Think big wooden airplane.
The Spruce Goose, perhaps the biggest intact relic of World War II, sits in the Evergreen Aviation & Space Museum near McMinnville, Oregon. More importantly, it’s right next door to the Evergreen Vineyards, makers of the 2008 Spruce Goose pinot gris.
We weren’t sure this Grocery Outlet purchase ($5.99) would ever get off the ground, but we try to keep wines from Idaho and other Northwest growing regions front and center on our wine rack. As it turns out, this is a very lively white wine with plenty of lift.
The citrus and apple notes are evident from the beginning, with a sweetness of pear rounding out the flavors and keeping this wine from being overly tart. It’s medium-bodied and is best served lightly chilled, just below room temperature.
Critics of the would-be transport plane also known as the “Flying Boat” thought it wouldn’t fly either. The largest airplane ever constructed was built by eccentric billionaire Howard Hughes, Jr. He also piloted the huge craft on its one and only flight — a one-mile hop designed just to prove he could get it airborne.
It’s highly unlikely that the man who began this story, who was born wealthy and grew moreso throughout his life, ever had a wine this cheap. But it’s a decent all-around wine, good with a light meal and something you won’t mind pouring for friends when they stop by. That’s something else Mr. Hughes didn’t have, at least later in life — friends. Perhaps if he’d been more free with his wine…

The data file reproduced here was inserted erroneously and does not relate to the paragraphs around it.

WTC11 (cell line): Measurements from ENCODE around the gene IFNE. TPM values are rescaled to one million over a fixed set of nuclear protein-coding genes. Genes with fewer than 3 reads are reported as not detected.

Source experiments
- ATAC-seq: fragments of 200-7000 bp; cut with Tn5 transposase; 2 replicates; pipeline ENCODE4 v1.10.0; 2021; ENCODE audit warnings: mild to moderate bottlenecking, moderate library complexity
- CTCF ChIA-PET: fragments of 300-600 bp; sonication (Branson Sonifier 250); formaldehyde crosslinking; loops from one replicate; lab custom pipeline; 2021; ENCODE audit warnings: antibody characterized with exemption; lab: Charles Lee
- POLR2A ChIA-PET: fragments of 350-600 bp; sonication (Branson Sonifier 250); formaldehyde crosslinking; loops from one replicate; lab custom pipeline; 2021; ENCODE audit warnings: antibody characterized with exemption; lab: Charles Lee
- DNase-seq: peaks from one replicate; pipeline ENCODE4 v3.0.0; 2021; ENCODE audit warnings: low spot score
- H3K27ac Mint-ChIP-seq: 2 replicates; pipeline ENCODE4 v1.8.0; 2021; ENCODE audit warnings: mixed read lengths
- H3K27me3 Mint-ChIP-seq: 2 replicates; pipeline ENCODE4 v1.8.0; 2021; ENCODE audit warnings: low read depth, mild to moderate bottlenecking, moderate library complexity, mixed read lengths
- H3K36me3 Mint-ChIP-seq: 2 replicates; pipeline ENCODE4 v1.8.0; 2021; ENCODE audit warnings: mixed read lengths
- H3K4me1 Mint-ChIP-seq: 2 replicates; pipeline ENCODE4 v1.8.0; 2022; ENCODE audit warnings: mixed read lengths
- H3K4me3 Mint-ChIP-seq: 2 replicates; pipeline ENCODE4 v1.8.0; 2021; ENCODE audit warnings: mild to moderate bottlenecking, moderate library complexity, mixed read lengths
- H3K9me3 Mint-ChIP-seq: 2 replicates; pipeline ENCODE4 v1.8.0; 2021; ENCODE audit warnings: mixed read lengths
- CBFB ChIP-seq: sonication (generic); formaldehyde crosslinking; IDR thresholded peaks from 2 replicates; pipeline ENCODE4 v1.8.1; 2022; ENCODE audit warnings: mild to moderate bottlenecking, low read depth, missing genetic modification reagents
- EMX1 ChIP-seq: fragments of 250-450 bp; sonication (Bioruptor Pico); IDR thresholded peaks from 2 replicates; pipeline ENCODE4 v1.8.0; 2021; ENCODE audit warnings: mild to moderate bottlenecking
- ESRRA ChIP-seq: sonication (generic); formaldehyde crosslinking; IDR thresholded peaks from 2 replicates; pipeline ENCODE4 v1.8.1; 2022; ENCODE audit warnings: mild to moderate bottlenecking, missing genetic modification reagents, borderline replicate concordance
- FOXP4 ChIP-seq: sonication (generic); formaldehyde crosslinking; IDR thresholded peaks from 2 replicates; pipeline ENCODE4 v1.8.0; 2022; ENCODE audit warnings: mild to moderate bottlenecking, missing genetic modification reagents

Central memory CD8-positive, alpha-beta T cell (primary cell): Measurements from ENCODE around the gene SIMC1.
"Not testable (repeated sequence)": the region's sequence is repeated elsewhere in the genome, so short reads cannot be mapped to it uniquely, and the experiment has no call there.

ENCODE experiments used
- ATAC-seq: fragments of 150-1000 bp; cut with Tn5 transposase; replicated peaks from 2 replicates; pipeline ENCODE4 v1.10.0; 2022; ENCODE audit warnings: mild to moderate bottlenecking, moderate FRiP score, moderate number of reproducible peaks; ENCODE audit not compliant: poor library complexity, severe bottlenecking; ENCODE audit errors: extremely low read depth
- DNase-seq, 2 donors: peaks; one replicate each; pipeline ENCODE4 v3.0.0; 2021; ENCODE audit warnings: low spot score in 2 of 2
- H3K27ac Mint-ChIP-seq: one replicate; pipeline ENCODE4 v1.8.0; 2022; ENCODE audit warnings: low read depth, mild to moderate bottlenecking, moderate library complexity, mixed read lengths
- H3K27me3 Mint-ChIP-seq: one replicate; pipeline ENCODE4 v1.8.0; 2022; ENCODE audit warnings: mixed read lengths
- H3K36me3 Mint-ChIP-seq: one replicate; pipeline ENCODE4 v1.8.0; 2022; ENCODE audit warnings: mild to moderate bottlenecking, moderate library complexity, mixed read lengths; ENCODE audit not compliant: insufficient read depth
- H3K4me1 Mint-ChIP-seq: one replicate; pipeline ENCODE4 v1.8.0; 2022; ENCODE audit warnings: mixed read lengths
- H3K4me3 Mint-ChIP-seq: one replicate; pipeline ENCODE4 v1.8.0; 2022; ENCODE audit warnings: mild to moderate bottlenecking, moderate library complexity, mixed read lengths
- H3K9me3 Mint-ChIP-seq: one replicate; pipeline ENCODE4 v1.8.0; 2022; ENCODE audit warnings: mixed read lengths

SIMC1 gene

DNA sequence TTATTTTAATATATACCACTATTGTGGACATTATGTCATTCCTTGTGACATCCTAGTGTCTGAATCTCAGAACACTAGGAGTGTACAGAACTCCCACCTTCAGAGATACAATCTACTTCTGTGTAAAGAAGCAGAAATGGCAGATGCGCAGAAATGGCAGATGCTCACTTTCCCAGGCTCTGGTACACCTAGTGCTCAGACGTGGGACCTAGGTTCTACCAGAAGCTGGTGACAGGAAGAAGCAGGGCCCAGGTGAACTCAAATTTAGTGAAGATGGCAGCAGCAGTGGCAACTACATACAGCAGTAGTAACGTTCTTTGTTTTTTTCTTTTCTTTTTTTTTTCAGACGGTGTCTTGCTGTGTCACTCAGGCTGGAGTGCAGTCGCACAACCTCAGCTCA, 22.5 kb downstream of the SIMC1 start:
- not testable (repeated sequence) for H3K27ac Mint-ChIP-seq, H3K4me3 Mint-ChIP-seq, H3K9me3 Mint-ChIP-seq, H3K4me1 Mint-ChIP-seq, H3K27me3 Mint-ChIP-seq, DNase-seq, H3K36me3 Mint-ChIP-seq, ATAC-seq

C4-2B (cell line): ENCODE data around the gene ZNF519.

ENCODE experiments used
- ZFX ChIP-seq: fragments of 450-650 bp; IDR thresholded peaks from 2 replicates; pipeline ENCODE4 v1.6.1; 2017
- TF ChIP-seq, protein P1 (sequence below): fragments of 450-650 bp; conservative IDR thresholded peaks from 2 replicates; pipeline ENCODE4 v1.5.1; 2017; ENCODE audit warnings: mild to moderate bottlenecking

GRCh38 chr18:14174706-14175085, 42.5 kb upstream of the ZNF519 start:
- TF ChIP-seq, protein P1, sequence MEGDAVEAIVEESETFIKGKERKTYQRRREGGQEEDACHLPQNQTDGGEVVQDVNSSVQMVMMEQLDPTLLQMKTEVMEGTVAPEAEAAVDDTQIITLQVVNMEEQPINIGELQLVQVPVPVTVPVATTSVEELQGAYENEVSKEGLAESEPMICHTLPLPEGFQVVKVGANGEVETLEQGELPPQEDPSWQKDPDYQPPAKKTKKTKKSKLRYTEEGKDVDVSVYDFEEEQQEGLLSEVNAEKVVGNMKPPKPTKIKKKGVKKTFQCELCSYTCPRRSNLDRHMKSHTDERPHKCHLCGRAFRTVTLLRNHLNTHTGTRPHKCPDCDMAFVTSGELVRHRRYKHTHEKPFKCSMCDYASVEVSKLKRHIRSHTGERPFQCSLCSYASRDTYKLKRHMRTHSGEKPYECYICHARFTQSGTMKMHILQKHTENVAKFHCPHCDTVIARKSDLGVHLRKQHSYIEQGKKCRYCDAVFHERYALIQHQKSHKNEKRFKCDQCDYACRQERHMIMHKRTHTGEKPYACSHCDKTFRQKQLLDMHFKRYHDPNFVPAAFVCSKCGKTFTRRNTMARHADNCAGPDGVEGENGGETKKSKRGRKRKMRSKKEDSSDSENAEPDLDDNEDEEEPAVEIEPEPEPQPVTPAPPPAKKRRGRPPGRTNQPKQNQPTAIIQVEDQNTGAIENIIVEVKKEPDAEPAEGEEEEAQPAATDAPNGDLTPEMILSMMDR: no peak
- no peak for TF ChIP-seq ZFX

In 1988, the Walt Disney Company bought the plane, which had been kept intact by a crew hired by Hughes until his death in 1976. Four years later, the museum’s founders, Michael King Smith and Delford M. Smith cut a deal to bring the wooden behemoth to Oregon.
Despite its name, the plane is actually made primarily of birch. Wartime restrictions on aluminum and steel forced Hughes to use the lightweight, light-colored wood. Turns out, it’s pretty close to the color of this wine, which is on the pale end of the spectrum generally covered by wines made from pinot gris grapes.
A lot of Oregon pinot gris trends more toward copper and has a fruitier nose and taste than the Evergreen. But this is not an overly dry wine, and the mouthfeel is more substantial than you’ll find in a lot of whites.
Oregon is more widely known for its pinot noir, of course, but the pinot gris (a mutant descendant of pinot noir dating back centuries) is becoming more popular. This is largely due to the efforts of an Evergreen neighbor, the King Estate winery about 100 miles south on I-5.
The full story of the Spruce Goose is pretty amazing, and you can check out the real thing at the museum. It’s just 40 miles from Portland. The Evergreen Vineyards tasting rooms are located right inside the museum.
Aromatique: A little sharp, but the fruit is evident, especially after the wine mellows a bit.
SipQuips: Apple and citrus, moderated with rounder notes of pear. Smooth mouthfeel and a fairly clean finish.
Kitchen Couplings: Ideal for a light meal or hors d’oeuvres; light- or medium-flavored cheeses.